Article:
tors protested by withdrawing all but emergency services for 25 days, the government stood its ground and the doctors returned to work. Declared University of Toronto political economist John Crispo: “Peterson seems to be walking on water as if he could do no wrong. Whether his policies have merit or not, the folks love him.” Despite its popularity, Peterson’s government—which has only 50 elected members in the 125-seat legislature, compared with 51 Conservatives led by Larry Grossman—can pass legislation only with the support of another party. So far, that support has been provided, with rare exceptions, by the NDP, with 23 members, under the terms of an unusual political accord worked out in May, 1985. Under that accord, the NDP agreed to support Peterson’s government for two years—in return for ac-
tion on a slate of issues that the New Democrats regard as priorities. That limited Liberal-NDP partnership has produced an array of new laws and draft legislation. It ranges from a pro-
posed provincial freedom of information act to measures aimed at imposing heavy fines and prison sentences on industrial polluters. The Liberals have also taken some important initiatives on their own—including opening up the province’s investment industry to foreign competition and other financial institutions.
Though neither Grossman’s Conservatives nor the NDP are anxious for an election, the chances of one in the near future are increasing as the May 28 expiry date of the Liberal-NDP accord draws near. Already strains in the agreement have become apparent. The New Democrats, along with the Tories, have attacked the government’s proposed equal-pay legislation, saying it will take too long to go into effect.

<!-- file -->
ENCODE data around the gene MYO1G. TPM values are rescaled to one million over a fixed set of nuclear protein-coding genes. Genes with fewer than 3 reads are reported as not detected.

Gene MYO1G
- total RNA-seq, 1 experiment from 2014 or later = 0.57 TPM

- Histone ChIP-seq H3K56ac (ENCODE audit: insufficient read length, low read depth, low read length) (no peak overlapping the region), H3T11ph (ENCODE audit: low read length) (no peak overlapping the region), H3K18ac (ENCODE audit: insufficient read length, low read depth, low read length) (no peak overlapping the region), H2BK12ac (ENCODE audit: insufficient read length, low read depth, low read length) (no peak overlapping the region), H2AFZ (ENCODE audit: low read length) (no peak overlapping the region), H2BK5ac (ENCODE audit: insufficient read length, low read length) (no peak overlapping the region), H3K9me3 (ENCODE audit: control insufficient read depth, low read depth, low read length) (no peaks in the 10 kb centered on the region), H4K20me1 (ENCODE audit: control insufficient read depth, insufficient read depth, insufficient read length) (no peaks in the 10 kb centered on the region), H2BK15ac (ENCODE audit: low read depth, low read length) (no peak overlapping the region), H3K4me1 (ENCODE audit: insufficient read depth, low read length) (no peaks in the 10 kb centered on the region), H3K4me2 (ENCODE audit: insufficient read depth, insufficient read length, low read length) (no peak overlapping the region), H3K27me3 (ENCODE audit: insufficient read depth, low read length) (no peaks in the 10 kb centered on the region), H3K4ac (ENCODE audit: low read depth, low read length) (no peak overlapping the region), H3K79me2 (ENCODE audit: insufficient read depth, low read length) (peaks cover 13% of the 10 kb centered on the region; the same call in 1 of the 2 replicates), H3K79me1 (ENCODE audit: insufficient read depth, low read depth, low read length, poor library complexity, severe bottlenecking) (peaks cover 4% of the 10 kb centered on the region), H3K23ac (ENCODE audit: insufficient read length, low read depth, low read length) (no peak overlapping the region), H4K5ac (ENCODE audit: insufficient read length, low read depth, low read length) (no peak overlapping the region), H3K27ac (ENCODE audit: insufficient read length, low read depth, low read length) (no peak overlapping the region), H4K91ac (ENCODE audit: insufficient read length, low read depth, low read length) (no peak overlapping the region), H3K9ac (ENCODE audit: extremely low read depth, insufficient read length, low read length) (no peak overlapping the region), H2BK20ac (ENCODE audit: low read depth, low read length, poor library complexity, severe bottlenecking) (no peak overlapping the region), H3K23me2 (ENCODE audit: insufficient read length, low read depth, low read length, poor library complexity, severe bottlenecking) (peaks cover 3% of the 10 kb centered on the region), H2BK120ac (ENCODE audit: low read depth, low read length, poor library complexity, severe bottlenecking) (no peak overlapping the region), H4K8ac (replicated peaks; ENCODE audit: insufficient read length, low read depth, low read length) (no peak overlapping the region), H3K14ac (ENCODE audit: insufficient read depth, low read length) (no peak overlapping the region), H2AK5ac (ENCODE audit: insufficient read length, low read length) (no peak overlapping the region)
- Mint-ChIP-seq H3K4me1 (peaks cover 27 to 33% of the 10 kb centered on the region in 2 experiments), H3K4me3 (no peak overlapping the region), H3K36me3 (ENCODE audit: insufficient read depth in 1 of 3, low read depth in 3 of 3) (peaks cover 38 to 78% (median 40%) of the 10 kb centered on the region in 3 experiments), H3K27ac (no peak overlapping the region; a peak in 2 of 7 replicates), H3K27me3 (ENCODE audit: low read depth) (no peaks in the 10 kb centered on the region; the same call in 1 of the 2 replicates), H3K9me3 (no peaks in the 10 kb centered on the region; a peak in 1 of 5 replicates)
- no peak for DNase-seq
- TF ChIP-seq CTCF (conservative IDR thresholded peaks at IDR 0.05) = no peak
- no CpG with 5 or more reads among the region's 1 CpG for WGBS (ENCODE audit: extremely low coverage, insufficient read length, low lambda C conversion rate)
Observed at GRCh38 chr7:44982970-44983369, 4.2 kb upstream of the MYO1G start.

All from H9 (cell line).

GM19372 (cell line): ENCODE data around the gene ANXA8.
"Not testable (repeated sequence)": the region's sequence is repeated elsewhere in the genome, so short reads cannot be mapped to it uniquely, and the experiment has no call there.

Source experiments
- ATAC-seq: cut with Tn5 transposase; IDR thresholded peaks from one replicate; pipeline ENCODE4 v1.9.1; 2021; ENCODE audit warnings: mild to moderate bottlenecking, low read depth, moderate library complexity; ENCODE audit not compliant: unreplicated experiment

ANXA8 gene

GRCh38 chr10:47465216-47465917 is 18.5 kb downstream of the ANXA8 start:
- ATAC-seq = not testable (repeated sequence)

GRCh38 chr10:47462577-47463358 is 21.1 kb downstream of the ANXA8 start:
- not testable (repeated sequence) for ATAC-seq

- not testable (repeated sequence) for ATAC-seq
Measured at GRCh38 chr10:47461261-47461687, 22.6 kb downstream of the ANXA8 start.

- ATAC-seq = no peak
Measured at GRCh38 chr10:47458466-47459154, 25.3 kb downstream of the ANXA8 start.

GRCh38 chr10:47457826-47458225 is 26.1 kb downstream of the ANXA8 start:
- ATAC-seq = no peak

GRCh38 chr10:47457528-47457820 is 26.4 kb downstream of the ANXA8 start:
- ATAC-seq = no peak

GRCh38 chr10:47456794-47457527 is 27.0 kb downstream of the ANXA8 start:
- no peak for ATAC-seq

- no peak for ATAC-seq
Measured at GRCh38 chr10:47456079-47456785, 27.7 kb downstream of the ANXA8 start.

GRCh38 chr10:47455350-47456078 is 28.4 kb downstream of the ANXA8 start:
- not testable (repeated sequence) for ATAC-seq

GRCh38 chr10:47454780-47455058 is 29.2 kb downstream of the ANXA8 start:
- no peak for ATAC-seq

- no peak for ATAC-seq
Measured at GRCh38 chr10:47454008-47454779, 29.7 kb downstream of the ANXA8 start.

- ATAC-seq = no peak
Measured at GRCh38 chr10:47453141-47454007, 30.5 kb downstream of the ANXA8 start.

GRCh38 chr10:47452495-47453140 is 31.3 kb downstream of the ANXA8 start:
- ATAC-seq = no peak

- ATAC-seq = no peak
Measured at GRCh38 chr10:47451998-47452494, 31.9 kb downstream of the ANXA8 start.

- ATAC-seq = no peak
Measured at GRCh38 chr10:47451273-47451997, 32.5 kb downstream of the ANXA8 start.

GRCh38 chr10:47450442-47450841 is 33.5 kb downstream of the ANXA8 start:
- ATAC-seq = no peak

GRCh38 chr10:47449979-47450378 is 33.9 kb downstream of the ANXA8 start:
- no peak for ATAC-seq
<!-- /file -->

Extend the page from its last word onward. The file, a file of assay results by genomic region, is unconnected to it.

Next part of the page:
In a more serious split with Peterson’s Liberals, the NDP refused to sup-
port a government bill to revise the province’s rent-control law. The legislation would replace a fixed annual ceiling on rent increases with a sliding scale based on inflation and operating costs. When the measure passed in December, it was with Conservative rather than NDP support. And the New Democrats have protested the Peterson government’s refusal to fine some doctors who
have begun billing their patients for administrative costs not covered under medicare. NDP Leader Bob Rae told Mac -lean ’s: “The Liberals are masters of optics, of packaging and presenting things. But when you open them up, there is less there than you think.”
But other observers say that the current tide of change in the country’s most populous and most industrialized province is real—and overdue. Noted Desmond Morton, a social historian at the University of Toronto: “Ontario, more than any other province, is adjusting to the social implications of two-income families [such as the need for more child-care services], and the electorate expects the government to respond.” Morton added that other social forces are at play, including the fact that a quarter of Ontario’s nine million residents are now of non-Anglo-Saxon stock. That, said Morton, has “changed Ontario from a province run by fine old families to one adjusting to its urbanization and ethnicity.” Morton said that the new ethnic groups tend to have liberal social atti-